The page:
Power sector in 2030
New Zealand benefits from a power mix with a relatively high share of renewables of 82% in 2019. The country has set the target of 90% renewable electricity generation by 2025 and 100% renewable electricity by 2035. A Paris Agreement compatible pathway requires New Zealand to be near 100% renewable power by 2030 and phasing out coal in the current decade and natural gas by 2031 to 2034 latest.
New Zealand would need to diversify its renewable energy mix in the power sector amid concerns about relying on hydro power as hydro generation declines during El Niño events. Coal and gas were used to meet the recent shortfalls of hydro generation in 2019 and 2021. Geothermal, wind, solar and storage technologies along with energy efficiency measures should be scaled up to meet hydro power shortfalls and replace fossil fuels. Current plans focus on wind, geothermal and gas-fired peaking plants. New Zealand is also investigating a pumped hydro storage project to manage dry years when lake levels are low, to replace the current backup for energy production largely coming from coal power plants.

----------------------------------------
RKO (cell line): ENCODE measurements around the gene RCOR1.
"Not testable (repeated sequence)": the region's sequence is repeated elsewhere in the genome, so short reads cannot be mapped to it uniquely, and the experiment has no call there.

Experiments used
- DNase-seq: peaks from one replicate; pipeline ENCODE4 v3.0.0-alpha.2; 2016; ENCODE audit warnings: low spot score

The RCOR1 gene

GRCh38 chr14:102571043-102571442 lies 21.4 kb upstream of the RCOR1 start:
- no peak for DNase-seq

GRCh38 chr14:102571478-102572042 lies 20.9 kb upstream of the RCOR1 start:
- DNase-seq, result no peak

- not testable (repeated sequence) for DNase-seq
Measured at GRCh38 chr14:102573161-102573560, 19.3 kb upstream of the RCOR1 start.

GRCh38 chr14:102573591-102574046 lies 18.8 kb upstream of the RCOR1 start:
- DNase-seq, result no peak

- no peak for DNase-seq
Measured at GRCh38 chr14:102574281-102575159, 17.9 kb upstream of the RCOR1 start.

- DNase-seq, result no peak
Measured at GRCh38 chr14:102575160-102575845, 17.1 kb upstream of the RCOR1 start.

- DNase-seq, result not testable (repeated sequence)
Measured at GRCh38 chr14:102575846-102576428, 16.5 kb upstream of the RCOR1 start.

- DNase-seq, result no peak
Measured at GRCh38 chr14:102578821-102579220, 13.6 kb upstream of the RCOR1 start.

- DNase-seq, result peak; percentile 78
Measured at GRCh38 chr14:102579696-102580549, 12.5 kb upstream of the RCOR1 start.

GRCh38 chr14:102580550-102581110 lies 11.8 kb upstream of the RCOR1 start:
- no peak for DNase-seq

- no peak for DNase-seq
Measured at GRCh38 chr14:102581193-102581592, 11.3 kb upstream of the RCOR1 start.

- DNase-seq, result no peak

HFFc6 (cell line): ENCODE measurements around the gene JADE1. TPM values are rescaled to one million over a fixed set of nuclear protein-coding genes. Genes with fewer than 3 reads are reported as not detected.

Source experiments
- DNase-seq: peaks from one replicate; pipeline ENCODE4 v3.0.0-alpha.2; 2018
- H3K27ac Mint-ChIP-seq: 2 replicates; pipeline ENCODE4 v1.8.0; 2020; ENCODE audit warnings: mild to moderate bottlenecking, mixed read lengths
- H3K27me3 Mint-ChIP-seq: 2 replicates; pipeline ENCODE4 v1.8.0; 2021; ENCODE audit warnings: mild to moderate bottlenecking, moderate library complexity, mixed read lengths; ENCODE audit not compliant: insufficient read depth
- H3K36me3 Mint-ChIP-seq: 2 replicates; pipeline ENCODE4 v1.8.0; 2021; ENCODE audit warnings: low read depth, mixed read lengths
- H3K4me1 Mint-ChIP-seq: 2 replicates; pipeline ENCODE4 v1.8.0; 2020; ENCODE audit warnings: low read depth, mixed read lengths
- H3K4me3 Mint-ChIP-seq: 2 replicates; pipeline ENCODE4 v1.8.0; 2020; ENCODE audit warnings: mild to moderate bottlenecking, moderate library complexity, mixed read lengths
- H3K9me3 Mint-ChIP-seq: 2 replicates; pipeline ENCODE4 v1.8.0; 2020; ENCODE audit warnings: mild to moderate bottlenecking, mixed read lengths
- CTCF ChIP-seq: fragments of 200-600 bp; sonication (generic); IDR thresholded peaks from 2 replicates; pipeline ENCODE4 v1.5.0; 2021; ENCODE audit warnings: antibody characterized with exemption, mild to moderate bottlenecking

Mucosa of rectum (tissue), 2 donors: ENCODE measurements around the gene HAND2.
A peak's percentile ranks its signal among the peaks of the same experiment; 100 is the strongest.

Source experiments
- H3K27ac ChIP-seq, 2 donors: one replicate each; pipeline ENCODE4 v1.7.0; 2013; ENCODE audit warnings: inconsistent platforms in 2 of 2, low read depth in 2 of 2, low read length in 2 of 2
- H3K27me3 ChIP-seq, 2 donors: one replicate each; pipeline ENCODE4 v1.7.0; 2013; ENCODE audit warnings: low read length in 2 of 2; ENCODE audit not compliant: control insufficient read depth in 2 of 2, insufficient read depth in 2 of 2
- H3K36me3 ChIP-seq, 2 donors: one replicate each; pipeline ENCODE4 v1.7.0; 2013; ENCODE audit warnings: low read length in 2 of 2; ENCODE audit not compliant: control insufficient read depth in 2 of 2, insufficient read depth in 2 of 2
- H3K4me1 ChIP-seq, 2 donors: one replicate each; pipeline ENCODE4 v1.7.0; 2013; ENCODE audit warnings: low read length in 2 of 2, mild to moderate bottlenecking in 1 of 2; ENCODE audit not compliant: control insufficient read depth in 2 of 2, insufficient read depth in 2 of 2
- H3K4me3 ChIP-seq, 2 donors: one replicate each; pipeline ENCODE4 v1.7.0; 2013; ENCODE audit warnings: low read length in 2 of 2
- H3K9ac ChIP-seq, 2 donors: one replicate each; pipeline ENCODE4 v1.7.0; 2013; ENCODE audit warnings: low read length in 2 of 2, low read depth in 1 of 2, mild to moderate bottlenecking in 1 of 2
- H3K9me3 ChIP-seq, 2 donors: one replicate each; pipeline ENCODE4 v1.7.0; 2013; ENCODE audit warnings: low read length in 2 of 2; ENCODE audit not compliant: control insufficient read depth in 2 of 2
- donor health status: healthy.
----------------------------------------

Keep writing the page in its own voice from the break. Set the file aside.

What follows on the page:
Towards a fully decarbonised power sector
To align with a 1.5°C compatible pathway, New Zealand would need to reduce its power emissions intensity by 94% from 2019 levels by 2030 reaching 10 gCO₂/kWh by 2030 and 0 or below by 2040.
While negative emissions technologies such as BECCS require upfront investments, a later phase out of fossil fuel will result in a higher reliance on negative emissions technology.
Several scenarios show the phase out of unabated fossil fuels, displaced by renewable energy without the need for BECCS or fossil fuels with CCS. Considering New Zealand’s current high levels of renewable energy in the power sector, renewables with storage offers a more likely alternative path to decarbonise the power sector.